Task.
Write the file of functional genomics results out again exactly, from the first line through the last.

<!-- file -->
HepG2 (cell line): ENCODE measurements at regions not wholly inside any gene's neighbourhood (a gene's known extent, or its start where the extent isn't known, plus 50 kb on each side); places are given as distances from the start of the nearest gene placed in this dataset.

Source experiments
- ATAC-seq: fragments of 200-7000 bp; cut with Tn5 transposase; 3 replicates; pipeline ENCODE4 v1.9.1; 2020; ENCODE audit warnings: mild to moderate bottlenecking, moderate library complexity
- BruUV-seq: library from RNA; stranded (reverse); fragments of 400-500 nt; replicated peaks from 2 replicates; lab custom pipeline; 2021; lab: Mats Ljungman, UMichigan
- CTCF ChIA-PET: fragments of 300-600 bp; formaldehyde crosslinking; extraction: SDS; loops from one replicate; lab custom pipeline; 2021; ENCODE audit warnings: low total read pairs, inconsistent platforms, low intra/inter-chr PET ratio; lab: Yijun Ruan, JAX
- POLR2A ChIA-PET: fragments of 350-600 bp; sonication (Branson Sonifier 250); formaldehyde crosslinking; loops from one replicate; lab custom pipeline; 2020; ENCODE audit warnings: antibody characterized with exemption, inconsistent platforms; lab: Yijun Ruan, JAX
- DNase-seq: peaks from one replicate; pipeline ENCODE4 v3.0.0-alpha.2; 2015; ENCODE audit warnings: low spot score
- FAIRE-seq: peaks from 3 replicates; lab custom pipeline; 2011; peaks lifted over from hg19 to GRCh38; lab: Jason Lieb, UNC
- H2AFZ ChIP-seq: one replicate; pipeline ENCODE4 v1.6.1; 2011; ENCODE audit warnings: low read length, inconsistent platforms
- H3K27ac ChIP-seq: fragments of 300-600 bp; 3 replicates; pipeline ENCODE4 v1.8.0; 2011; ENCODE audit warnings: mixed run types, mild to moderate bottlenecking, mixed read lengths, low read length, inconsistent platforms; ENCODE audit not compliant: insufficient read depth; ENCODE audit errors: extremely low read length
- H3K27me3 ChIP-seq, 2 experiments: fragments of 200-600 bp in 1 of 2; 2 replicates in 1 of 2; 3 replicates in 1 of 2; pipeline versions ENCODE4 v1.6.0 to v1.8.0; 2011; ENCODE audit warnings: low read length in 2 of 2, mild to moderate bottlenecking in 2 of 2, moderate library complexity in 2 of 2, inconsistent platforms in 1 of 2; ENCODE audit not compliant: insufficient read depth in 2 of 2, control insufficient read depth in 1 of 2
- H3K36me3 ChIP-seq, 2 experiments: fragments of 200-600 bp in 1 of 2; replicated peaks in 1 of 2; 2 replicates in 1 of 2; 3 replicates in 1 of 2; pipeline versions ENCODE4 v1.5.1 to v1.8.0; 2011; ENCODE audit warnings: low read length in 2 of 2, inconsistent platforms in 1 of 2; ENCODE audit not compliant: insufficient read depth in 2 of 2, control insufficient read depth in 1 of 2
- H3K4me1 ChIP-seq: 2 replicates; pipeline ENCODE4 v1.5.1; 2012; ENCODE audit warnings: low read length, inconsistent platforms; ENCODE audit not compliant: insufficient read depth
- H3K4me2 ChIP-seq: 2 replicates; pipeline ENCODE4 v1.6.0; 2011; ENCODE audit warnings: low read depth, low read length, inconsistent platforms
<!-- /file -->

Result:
HepG2 (cell line): ENCODE measurements at regions not wholly inside any gene's neighbourhood (a gene's known extent, or its start where the extent isn't known, plus 50 kb on each side); places are given as distances from the start of the nearest gene placed in this dataset.

Source experiments
- ATAC-seq: fragments of 200-7000 bp; cut with Tn5 transposase; 3 replicates; pipeline ENCODE4 v1.9.1; 2020; ENCODE audit warnings: mild to moderate bottlenecking, moderate library complexity
- BruUV-seq: library from RNA; stranded (reverse); fragments of 400-500 nt; replicated peaks from 2 replicates; lab custom pipeline; 2021; lab: Mats Ljungman, UMichigan
- CTCF ChIA-PET: fragments of 300-600 bp; formaldehyde crosslinking; extraction: SDS; loops from one replicate; lab custom pipeline; 2021; ENCODE audit warnings: low total read pairs, inconsistent platforms, low intra/inter-chr PET ratio; lab: Yijun Ruan, JAX
- POLR2A ChIA-PET: fragments of 350-600 bp; sonication (Branson Sonifier 250); formaldehyde crosslinking; loops from one replicate; lab custom pipeline; 2020; ENCODE audit warnings: antibody characterized with exemption, inconsistent platforms; lab: Yijun Ruan, JAX
- DNase-seq: peaks from one replicate; pipeline ENCODE4 v3.0.0-alpha.2; 2015; ENCODE audit warnings: low spot score
- FAIRE-seq: peaks from 3 replicates; lab custom pipeline; 2011; peaks lifted over from hg19 to GRCh38; lab: Jason Lieb, UNC
- H2AFZ ChIP-seq: one replicate; pipeline ENCODE4 v1.6.1; 2011; ENCODE audit warnings: low read length, inconsistent platforms
- H3K27ac ChIP-seq: fragments of 300-600 bp; 3 replicates; pipeline ENCODE4 v1.8.0; 2011; ENCODE audit warnings: mixed run types, mild to moderate bottlenecking, mixed read lengths, low read length, inconsistent platforms; ENCODE audit not compliant: insufficient read depth; ENCODE audit errors: extremely low read length
- H3K27me3 ChIP-seq, 2 experiments: fragments of 200-600 bp in 1 of 2; 2 replicates in 1 of 2; 3 replicates in 1 of 2; pipeline versions ENCODE4 v1.6.0 to v1.8.0; 2011; ENCODE audit warnings: low read length in 2 of 2, mild to moderate bottlenecking in 2 of 2, moderate library complexity in 2 of 2, inconsistent platforms in 1 of 2; ENCODE audit not compliant: insufficient read depth in 2 of 2, control insufficient read depth in 1 of 2
- H3K36me3 ChIP-seq, 2 experiments: fragments of 200-600 bp in 1 of 2; replicated peaks in 1 of 2; 2 replicates in 1 of 2; 3 replicates in 1 of 2; pipeline versions ENCODE4 v1.5.1 to v1.8.0; 2011; ENCODE audit warnings: low read length in 2 of 2, inconsistent platforms in 1 of 2; ENCODE audit not compliant: insufficient read depth in 2 of 2, control insufficient read depth in 1 of 2
- H3K4me1 ChIP-seq: 2 replicates; pipeline ENCODE4 v1.5.1; 2012; ENCODE audit warnings: low read length, inconsistent platforms; ENCODE audit not compliant: insufficient read depth
- H3K4me2 ChIP-seq: 2 replicates; pipeline ENCODE4 v1.6.0; 2011; ENCODE audit warnings: low read depth, low read length, inconsistent platforms